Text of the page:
“We installed the new blanking line because we see the shift in materials,” says Voss. “The old times of all-steel [vehicles] are gone, but I doubt it will become all aluminum. I think the future is mixed materials. We will watch what the industry is doing and where car development is going.”

Next generations

Kia Motors opened an assembly plant in Pesqueria last September, representing a $3 billion investment by the carmaker and its suppliers. Kia expects the plant to be operating at full capacity of 400,000 units using three shifts by the end of 2018.

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Ford Motor Co. canceled plans for a $1.6 billion plant in San Luis Potosi, Mexico, in January, however, supposedly under pressure from the then-incoming Trump administration to invest in U.S. factories. Nonetheless, the company said it would build its next-generation Focus at an existing plant in Hermosillo, Mexico.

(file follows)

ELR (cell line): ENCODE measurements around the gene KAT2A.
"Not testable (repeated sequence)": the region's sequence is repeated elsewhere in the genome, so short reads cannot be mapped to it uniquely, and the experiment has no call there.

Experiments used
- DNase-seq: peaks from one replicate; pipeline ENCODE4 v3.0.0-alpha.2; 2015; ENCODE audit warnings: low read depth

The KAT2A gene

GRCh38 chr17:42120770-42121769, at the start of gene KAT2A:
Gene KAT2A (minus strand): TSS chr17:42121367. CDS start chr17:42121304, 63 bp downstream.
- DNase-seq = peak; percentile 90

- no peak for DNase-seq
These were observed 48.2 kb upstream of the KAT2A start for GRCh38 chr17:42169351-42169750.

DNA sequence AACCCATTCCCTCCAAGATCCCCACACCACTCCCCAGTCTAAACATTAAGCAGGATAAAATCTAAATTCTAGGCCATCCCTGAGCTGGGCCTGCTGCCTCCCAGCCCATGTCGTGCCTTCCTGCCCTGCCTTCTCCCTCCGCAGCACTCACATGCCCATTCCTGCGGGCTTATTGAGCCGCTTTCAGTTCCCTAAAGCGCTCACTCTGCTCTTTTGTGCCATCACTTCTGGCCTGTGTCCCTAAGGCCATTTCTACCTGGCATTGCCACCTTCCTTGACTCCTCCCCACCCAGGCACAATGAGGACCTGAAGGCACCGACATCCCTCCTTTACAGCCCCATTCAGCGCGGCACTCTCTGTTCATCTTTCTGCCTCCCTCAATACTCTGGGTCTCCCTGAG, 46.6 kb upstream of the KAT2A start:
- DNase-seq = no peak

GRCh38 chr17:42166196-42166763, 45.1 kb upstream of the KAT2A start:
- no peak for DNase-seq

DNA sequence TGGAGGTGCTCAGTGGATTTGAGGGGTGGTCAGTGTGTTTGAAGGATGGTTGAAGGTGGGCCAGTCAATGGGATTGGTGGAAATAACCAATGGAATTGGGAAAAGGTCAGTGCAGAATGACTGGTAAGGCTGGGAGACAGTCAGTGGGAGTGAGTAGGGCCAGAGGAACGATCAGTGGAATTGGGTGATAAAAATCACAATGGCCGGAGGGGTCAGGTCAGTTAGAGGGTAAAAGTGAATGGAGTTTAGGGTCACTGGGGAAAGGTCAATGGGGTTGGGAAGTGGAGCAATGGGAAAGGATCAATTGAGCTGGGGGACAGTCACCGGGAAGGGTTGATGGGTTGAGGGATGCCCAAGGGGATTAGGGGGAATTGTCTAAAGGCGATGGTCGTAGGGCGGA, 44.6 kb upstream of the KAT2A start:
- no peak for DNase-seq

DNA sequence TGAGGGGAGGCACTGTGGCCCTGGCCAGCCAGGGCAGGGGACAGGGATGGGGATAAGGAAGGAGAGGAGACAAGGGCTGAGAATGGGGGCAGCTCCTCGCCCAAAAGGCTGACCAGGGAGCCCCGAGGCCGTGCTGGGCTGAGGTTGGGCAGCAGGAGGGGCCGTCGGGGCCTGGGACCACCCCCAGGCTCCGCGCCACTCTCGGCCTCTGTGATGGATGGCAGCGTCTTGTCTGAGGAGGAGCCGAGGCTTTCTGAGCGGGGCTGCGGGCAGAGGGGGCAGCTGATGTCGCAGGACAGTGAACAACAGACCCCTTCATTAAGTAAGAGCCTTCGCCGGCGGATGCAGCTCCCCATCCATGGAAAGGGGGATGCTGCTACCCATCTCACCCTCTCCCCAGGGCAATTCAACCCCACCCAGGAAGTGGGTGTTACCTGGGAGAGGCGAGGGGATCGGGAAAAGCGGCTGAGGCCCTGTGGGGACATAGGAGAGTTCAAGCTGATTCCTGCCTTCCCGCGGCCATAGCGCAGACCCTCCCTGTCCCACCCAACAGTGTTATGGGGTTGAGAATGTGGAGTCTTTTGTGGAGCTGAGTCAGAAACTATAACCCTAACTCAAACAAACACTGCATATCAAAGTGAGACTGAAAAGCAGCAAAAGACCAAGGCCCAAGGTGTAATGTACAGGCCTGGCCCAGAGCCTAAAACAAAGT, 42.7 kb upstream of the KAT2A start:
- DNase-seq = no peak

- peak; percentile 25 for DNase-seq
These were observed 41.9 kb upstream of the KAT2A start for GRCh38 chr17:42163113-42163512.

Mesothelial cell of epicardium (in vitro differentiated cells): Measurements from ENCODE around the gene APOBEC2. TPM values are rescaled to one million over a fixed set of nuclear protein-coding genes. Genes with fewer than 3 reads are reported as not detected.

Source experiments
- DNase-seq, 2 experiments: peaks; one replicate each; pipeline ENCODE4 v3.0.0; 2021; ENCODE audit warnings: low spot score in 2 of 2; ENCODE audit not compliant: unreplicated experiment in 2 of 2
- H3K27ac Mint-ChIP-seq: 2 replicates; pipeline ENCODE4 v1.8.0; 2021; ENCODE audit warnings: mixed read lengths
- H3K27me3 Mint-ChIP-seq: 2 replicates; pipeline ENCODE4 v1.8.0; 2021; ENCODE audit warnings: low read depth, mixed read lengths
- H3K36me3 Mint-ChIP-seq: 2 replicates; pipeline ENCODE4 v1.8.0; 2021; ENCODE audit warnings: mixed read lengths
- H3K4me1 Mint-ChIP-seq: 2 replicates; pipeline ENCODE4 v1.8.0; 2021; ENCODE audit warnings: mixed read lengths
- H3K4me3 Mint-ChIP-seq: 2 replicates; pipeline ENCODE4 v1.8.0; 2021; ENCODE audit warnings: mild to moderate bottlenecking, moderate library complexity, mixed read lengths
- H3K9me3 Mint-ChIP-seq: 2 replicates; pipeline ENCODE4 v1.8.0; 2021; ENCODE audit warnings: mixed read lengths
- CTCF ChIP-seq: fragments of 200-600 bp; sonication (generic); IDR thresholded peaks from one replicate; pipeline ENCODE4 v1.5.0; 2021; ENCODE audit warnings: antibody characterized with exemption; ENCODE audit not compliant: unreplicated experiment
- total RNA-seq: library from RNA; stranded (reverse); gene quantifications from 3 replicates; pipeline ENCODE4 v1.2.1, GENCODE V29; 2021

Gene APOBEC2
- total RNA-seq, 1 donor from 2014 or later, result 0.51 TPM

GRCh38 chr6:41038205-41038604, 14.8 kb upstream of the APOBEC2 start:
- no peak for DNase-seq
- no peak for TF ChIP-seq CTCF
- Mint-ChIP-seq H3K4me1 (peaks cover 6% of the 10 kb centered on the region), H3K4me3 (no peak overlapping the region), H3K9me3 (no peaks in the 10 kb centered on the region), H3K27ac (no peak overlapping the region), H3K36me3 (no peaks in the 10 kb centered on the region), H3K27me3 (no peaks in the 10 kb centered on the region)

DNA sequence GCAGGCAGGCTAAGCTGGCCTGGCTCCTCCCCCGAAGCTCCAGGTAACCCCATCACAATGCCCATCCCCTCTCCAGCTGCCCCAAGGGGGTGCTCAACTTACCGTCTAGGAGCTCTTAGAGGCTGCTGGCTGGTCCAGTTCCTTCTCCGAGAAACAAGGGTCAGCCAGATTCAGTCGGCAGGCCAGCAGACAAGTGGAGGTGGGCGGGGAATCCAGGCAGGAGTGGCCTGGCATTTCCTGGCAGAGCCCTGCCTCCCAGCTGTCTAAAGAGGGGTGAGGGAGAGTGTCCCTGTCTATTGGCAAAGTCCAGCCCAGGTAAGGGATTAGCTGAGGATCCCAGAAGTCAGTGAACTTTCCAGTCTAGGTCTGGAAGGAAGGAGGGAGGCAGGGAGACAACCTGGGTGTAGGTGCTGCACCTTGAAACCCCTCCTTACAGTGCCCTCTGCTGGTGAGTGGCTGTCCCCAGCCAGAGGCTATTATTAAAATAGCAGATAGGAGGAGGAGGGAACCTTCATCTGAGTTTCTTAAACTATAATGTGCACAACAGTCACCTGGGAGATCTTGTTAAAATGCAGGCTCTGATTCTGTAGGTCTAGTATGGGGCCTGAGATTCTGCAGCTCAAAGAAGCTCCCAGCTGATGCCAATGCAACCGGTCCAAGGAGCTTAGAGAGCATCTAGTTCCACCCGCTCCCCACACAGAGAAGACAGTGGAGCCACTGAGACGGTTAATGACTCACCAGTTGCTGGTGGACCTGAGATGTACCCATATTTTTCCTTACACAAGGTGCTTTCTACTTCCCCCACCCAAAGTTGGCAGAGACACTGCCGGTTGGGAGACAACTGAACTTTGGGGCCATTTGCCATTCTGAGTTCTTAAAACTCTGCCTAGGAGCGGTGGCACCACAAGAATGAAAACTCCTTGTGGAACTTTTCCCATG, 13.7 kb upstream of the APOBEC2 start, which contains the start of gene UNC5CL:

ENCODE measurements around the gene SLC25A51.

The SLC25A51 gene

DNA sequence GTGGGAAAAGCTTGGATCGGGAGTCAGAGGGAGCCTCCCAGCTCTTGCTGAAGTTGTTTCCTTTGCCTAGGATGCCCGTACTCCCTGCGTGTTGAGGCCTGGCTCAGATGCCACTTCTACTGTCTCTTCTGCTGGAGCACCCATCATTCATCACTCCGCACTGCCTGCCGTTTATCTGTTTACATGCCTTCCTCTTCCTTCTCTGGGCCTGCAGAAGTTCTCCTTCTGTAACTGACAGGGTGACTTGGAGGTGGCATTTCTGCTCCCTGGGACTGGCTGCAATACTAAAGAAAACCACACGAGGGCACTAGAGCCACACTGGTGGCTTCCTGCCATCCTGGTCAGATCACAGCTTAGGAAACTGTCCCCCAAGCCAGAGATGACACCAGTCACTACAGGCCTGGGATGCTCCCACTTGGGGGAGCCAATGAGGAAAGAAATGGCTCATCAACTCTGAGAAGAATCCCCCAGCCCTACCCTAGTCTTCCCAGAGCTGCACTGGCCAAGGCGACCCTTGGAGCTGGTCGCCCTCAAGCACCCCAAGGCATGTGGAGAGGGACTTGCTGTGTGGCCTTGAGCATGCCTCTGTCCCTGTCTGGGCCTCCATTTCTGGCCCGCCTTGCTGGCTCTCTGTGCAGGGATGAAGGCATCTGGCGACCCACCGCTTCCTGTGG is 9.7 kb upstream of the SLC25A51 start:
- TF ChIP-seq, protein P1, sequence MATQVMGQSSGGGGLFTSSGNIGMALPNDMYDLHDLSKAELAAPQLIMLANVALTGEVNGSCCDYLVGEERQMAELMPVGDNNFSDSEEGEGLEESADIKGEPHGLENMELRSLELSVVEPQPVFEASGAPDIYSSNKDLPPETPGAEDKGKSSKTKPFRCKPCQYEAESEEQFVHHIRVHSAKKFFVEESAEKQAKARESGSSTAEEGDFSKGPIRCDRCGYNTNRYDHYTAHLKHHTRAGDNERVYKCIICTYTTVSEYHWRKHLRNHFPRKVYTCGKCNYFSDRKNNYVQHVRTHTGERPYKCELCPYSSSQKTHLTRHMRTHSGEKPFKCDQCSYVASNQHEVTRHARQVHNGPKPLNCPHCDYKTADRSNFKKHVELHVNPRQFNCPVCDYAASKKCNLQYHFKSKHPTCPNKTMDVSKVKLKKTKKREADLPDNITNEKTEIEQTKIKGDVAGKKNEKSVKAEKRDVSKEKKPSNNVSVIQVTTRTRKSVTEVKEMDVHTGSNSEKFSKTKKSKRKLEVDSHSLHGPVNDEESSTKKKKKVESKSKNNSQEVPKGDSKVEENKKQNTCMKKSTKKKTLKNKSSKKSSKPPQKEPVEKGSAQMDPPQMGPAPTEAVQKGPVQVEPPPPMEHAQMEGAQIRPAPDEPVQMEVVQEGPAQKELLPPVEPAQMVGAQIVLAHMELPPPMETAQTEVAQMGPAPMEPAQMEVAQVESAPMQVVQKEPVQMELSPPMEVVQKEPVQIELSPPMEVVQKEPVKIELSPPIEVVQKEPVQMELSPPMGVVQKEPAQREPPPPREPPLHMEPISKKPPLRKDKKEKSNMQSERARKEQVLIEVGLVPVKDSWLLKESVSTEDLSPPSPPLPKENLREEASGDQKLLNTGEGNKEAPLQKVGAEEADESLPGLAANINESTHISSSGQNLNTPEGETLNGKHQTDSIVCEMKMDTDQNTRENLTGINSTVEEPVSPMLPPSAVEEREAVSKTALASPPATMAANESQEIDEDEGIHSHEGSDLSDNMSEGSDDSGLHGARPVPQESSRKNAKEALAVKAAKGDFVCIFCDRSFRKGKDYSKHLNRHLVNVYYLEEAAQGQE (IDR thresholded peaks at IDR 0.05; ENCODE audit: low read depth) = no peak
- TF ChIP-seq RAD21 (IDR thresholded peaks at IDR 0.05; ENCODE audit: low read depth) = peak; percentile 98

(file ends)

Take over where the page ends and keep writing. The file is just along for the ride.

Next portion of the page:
“Due to the political situation in the U.S.,” Voss says, some of the most bullish forecasts were “dampened a little. But only one American OEM backed away.” Japanese, Korean, German and Italian carmakers are under no such political constraints. MM